Later that same day was a General Election, the results of which I am sure you are aware.


Gee Minor, overcome at having been able to vote in their first General Election.

I think what Britain needs is for King Arthur Boris Johnson - whom Posterity will Record to have been the Greatest Statesman of This or Any Other Age -  to step up to the plate and save us from ourselves. Cometh the Hour, Cometh the Man.

Tuesday, 23 May 2017

In A Hole In The Ground: Part Four

The story so far: after many adventures in Indonesia, and then in Brisbane and Wollongong, Our Hero sets out to explore Sydney - but ends up in the Outback.

After an enjoyably eclectic breakfast with Bert Roberts in a caff round the corner from where I was staying in Austinmer, NSW ...
Breakfast. Don't look for it: it's not there anymore.
... Bert and I took the commuter train into the centre of Sydney. Just as we were coming in to port, as it were, I got a good if unconventional view of Sydney Harbour.

Sydney Harbour. Not a postcard view.
Here is a close-up of Sydney Opera House, just to show it wasn't a fluke.
Sydney Opera House, so it is.
As you can see from this picture it was raining. Rain isn't the kind of weather one usually associates with Australia, but it does happen now and again, and at intervals during the day I got rather wet. But I digress. Bert and I spent a wonderful time at the Australian Museum where I was introduced to some of the world's finest ethnographical and palaeontological collections. Among many highlights was this ...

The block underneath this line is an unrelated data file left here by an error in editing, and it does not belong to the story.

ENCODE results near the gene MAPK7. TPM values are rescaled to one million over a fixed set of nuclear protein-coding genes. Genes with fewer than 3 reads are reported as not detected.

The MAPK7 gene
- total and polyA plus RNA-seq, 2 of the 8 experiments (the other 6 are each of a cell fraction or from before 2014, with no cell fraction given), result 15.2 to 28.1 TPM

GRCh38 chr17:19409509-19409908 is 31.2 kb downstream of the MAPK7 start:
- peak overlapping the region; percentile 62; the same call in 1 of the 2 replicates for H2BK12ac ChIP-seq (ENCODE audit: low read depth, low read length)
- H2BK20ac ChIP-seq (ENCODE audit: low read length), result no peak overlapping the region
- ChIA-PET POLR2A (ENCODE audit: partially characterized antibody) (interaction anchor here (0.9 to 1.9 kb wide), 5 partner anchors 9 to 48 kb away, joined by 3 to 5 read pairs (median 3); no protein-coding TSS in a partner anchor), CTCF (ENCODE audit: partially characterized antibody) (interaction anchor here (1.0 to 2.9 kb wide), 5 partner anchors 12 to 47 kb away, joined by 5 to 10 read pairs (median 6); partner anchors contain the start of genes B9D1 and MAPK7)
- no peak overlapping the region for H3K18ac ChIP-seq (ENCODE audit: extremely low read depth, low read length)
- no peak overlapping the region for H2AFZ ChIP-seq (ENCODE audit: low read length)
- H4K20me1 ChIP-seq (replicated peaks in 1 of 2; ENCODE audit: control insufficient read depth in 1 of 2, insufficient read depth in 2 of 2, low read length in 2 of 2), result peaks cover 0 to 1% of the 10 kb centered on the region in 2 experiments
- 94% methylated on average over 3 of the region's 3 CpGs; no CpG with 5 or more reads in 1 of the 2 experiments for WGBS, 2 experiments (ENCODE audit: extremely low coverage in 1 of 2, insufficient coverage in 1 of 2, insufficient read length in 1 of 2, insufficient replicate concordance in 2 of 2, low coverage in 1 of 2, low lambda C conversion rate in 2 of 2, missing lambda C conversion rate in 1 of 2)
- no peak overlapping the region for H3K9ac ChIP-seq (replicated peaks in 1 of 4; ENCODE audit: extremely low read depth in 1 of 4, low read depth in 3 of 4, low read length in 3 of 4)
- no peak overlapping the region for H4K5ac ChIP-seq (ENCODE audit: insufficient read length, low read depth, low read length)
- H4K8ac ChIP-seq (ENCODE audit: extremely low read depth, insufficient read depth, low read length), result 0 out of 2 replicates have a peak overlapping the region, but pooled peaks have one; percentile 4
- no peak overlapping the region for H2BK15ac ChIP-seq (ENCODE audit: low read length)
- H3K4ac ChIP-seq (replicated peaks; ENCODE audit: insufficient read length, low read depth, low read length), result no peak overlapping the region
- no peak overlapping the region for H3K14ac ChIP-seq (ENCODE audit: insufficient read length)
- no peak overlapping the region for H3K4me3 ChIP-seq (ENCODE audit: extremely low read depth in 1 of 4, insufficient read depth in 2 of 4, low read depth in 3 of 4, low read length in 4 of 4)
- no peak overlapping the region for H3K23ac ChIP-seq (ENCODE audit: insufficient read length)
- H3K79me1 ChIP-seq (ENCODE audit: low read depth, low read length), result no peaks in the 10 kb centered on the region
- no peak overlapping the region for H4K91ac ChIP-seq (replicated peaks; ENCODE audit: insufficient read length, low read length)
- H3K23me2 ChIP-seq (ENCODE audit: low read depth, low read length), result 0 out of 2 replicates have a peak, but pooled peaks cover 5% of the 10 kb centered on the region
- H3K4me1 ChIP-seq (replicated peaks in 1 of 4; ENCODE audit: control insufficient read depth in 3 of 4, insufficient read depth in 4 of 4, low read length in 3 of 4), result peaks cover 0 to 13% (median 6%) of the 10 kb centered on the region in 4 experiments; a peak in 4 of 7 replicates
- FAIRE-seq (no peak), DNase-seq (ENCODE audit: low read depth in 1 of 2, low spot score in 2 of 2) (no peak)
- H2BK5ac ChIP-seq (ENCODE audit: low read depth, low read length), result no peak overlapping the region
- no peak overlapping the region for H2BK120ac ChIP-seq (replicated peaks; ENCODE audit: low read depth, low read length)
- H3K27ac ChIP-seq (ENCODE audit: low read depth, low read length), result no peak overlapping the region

This. Recently.
... which mightn't look like much, but is a fossil of one of the earliest animals on Earth to be big enough to shake a stick at (it's about 5 cm across.) The fossil is called Dickinsonia. It is around 600 million years old and comes from the famous Ediacara fauna of the Flinders region in South Australia. Nobody knows what kind of animal Dickinsonia might have been, and the same mystery shrouds many of its contemporaries. The Ediacara fauna was a brief but early flowering of animal life that disappeared, more or less without trace, replaced by the spiny and knobbly animals of the succeeding Cambrian, most of which are more or less recognisable as animals similar to those found today. Fossils of Ediacara age have since been found in many other places, but they were first recognised here, in Australia, the place where wonders are an everyday occurrence.

That evening I gave a talk at the Australian Museum on the theme of The Unknown; and the next day did much the same at the University of Wollongong. But the time soon came to say goodbye to Bert and fly from Sydney to Melbourne, where I hooked up once again with Michael Westaway and joined him in a flight to Mildura, a small town on the Murray River more or less where NSW, Victoria and South Australia meet.
Flying Down To Mildura